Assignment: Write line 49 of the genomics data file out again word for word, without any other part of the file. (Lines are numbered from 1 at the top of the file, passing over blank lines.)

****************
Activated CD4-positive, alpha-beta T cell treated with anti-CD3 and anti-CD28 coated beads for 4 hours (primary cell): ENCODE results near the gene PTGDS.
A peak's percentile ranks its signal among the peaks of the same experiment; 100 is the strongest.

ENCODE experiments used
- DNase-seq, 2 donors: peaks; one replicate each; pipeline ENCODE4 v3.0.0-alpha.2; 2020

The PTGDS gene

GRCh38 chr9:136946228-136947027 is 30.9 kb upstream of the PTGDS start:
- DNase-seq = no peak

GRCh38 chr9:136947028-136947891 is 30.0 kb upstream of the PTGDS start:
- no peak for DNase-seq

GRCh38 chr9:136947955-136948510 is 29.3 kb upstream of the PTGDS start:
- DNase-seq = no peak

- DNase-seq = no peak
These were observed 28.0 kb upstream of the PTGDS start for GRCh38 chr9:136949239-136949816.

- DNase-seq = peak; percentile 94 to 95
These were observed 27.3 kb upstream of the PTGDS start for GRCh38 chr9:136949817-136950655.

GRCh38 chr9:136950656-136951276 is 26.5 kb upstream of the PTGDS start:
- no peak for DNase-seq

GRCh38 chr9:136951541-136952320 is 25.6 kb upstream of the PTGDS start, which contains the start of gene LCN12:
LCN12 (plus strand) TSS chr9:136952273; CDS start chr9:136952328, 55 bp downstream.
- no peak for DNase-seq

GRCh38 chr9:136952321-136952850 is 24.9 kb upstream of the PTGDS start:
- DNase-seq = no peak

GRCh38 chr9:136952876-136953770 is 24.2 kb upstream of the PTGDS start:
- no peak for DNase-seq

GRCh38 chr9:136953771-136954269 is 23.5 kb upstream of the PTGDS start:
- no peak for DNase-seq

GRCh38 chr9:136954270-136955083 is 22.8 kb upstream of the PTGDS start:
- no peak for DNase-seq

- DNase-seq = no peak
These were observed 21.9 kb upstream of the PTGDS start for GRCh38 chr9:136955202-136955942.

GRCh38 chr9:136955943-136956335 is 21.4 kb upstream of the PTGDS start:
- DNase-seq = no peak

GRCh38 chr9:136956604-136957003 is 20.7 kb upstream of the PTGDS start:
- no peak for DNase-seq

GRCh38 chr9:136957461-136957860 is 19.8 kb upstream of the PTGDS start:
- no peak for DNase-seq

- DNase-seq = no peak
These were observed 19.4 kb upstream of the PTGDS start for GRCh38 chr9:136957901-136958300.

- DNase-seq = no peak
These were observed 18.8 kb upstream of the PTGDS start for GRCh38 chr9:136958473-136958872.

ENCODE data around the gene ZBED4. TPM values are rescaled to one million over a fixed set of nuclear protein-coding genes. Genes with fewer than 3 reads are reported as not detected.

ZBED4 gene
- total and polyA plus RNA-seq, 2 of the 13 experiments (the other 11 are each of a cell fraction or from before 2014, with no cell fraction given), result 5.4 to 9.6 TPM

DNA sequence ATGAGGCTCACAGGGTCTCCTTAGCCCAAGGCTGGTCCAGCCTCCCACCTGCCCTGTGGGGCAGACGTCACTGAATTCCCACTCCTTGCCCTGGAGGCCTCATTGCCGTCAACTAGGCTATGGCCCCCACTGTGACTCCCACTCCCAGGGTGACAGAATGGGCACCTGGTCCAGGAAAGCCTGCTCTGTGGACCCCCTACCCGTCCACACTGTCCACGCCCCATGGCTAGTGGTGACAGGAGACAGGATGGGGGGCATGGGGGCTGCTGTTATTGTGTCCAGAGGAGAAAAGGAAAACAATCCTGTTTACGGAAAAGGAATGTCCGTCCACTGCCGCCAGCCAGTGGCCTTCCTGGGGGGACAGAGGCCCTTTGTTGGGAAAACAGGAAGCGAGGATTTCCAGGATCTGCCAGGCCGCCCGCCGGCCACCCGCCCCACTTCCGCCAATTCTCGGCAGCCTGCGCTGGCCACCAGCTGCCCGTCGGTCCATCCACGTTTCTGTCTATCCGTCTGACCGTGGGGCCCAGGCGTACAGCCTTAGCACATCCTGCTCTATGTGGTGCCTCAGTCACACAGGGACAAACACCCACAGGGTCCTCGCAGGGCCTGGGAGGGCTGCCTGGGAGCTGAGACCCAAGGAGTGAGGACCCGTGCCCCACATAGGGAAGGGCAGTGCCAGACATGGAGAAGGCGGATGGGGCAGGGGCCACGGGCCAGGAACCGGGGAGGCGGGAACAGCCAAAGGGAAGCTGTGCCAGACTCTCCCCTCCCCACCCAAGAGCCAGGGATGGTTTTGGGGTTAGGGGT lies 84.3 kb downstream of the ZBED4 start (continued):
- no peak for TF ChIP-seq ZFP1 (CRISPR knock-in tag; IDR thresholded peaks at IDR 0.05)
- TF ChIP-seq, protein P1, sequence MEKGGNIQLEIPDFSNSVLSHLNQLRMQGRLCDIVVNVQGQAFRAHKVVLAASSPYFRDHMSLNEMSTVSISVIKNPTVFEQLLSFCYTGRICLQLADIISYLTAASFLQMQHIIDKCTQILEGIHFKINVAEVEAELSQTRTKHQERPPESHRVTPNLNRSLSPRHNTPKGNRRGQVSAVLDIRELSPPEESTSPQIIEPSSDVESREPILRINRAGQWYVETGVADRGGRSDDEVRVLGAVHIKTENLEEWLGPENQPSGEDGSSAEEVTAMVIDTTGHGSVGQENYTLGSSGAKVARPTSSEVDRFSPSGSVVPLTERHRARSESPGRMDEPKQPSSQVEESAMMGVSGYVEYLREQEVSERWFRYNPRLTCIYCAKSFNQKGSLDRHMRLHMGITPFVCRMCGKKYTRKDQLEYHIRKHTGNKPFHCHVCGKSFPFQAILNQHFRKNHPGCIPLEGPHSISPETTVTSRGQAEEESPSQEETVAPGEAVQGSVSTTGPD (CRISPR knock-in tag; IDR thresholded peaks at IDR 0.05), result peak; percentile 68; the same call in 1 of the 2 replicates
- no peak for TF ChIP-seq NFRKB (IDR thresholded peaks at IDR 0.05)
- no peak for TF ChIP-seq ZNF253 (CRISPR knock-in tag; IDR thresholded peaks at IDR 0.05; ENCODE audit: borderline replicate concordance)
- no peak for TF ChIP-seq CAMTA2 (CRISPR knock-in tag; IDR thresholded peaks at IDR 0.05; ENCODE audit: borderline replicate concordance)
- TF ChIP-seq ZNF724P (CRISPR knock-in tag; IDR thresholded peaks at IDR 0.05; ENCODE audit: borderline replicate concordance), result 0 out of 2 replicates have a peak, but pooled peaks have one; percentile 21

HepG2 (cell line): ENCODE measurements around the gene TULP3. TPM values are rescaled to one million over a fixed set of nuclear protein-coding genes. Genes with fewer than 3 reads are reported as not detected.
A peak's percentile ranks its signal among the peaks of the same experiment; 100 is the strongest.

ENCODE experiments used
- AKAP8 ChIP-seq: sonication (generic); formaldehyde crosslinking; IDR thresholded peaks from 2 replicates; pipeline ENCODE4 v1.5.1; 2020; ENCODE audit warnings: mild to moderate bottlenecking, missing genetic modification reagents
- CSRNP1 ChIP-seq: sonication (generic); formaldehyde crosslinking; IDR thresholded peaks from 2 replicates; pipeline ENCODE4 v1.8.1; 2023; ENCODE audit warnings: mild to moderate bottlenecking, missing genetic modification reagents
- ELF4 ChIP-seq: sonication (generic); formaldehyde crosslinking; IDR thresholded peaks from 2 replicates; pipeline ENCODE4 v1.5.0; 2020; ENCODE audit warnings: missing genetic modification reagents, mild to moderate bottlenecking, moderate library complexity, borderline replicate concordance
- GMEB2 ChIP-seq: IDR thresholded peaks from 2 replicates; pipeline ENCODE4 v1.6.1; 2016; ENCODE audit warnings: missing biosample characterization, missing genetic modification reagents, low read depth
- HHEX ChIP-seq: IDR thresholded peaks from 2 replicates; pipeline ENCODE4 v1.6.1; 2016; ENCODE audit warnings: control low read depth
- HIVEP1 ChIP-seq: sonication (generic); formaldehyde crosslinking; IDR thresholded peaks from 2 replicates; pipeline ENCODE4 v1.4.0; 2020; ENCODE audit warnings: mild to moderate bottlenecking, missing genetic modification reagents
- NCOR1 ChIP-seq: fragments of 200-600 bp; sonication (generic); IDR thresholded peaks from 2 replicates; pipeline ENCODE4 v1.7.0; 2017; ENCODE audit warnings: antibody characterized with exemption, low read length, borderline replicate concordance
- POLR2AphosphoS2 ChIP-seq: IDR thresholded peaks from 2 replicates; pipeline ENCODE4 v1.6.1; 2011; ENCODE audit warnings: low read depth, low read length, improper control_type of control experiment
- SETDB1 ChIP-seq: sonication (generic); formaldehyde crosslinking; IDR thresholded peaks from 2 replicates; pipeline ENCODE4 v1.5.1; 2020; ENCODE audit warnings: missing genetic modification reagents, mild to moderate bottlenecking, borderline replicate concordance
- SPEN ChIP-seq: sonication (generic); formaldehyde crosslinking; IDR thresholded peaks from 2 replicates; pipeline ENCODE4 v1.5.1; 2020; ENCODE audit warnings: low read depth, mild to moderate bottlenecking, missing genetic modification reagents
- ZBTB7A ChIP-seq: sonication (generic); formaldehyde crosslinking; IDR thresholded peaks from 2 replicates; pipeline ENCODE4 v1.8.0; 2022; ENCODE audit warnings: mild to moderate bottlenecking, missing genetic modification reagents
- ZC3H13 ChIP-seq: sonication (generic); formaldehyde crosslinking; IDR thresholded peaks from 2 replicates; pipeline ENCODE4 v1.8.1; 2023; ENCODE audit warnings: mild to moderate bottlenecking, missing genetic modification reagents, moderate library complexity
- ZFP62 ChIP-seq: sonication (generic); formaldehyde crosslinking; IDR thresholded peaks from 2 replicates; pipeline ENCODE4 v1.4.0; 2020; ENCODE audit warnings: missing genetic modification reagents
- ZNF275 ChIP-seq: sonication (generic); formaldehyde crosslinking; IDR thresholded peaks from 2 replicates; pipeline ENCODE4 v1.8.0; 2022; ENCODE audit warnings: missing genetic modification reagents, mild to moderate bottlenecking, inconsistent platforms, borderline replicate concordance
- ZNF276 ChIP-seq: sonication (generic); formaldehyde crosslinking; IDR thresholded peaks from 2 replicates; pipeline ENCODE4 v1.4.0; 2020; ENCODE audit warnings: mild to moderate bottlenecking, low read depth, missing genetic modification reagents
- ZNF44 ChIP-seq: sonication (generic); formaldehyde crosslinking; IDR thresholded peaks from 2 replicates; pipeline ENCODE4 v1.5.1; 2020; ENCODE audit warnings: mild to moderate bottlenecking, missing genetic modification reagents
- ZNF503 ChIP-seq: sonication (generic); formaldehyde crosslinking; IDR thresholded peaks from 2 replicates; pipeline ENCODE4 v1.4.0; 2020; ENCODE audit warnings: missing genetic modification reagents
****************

- no peak for TF ChIP-seq CAMTA2 (CRISPR knock-in tag; IDR thresholded peaks at IDR 0.05; ENCODE audit: borderline replicate concordance)